Of the many specious arguments anti-choice groups have made about Planned Parenthood in recent months, one of their favorites is that defunding Planned Parenthood would have no consequences for women’s ability to access reproductive health care. They claim that there is a vast network of clinics with the capacity to absorb Planned Parenthood’s patients and give them the same quality of care. You can thank a coalition of anti-choice groups for publishing a map of the facilities where women could supposedly go that exposes just how shaky this claim is. And you can thank RH Reality Check for doing the digging that proves it’s a load of garbage:
A press release from the Alliance Defending Freedom claimed that the facilities listed on the map “typically offer the full range of women’s health services without all the scandal of Planned Parenthood.”
But in an investigation into the facilities, RH Reality Check has found that these “real choices” include hundreds of elementary, middle, and high schools; clinics that provide care for homeless people; nursing homes; pediatrics centers; and even the D.C. jail. RH Reality Check called and emailed hundreds of the facilities listed on the map, and discovered that many of their spokespeople were bewildered by the notion that women would be directed to their facilities for reproductive health services.
Living in the Bay Area, I am far more likely to be able to find an alternative option for reproductive health care than women in many other parts of the country. Even still, when I entered my address in the (not-terribly-user-friendly) map, it was rife with irrelevant recommendations. The closest option that popped up was Oakland Technical High School. Zooming out a bit more, my options included a children’s hospital, a middle school clinic, a community college clinic, and a facility that offers health care to the homeless. A lot of the links were to nonexistent websites. While I’m sure all of these facilities are doing important work, none of them is going to help someone in the general population who can’t go to Planned Parenthood for a pap smear or birth control. There were some private practice options that came up, but those aren’t always the most viable options for low-income or uninsured women.
If you’re not in a city, you’ll have even less luck. RH Reality Check talked to one of the elementary schools listed in a rural farming community in Tennessee:
Instead, the clinic is like many other elementary school nurse’s offices, where a full-time school nurse provides limited care to the 190 students in attendance.
The nurse primarily tends to the school’s one diabetic student, the principal, Jon Manning, told RH Reality Check in a phone interview. She can also treat scrapes, fevers, and headaches, although the district has a telemedicine program for more serious ailments.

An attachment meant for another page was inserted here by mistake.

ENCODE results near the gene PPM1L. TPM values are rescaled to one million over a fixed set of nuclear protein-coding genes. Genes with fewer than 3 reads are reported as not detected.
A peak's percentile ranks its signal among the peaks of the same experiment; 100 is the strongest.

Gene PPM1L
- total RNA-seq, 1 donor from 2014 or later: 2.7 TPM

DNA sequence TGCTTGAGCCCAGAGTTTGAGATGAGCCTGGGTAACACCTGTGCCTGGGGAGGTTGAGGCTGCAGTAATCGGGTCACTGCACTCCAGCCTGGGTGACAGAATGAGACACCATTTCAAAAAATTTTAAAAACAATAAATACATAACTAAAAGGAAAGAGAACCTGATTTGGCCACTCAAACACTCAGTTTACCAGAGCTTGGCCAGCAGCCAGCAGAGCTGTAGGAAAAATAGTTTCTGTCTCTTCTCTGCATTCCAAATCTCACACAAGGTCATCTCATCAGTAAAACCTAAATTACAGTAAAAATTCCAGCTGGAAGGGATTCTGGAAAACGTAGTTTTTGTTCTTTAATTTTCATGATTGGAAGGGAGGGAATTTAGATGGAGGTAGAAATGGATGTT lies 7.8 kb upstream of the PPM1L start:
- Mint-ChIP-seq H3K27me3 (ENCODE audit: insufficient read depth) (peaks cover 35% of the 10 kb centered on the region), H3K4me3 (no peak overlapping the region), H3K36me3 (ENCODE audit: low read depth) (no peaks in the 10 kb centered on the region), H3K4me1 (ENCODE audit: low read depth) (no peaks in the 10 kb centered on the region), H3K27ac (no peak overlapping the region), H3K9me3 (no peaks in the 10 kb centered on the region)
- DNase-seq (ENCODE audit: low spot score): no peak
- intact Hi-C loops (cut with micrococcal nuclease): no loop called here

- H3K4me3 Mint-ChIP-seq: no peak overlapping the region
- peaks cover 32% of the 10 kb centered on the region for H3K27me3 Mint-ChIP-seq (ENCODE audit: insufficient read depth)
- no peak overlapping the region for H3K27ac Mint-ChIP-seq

Principal Manning described the school as “remote;” the nearest commercial district is nine miles away in Pigeon Forge, Tennessee. If women need to make an appointment for a breast exam or a birth control prescription, Wearwood Elementary is certainly not the place to go.
“We just don’t have the equipment or the staff,” Principal Manning said, when asked if women from the community could make check-up appointments there. “What we have to offer really wouldn’t be feasible. One thing is, normally, we don’t allow strangers in during the school day for security reasons.”
What if the health care you need is an abortion? The FAQ on the site offers about the kind of answer you would expect [emphasis mine]:
The alternative centers on this map can, or already do, receive federal funds for women’s health care. As a matter of federal law, no federal funds can be used for abortion. So whether or not they perform abortions is not relevant to whether women can receive quality comprehensive health care at the alternate centers on this map.
The Alliance Defending Freedom and their allied groups apparently do not understand the meaning of the word “comprehensive.” To most reasonable people, that includes a medical procedure that is accessed by 1 in 3 women before the age of 45. But to these groups obsessed with defeating Planned Parenthood and controlling women’s bodies, abortion isn’t essential health care. It’s a hugely profitable business that is exploiting women–because everyone knows the quickest way to make a buck is to elbow your way through protesters to provide health care to low-income women while facing death threats and violence. It’s little wonder that some anti-choice activists fell for The Onion’s $8 billion abortionplex story.
Not only are they directing women to facilities that are legitimate health care providers but aren’t equipped to deal with their health care needs. If you click “Need Pregnancy Help?”, the site directs users to anti-choice crisis pregnancy centers (CPCs). These ideologically-driven facilities (both licensed and unlicensed) will say or do just about anything to bully a woman into continuing a pregnancy. They spread medical misinformation, claiming that abortion causes breast cancer, infertility, mental health problems and even death. They lie about the efficacy of birth control and offer only abstinence-only sex education. They shame and humiliate women for their past and future choices. The documentary 12th & Delaware recorded a CPC “counselor” (who had authorized the recording) telling a pregnant woman that a baby might change her abusive boyfriend’s behavior.
This important research confirms what most of us have known for a long time: Planned Parenthood provides essential services that millions of women rely upon every year. They help keep women safe and healthy. That includes providing them with compassionate abortion care that they need and deserve.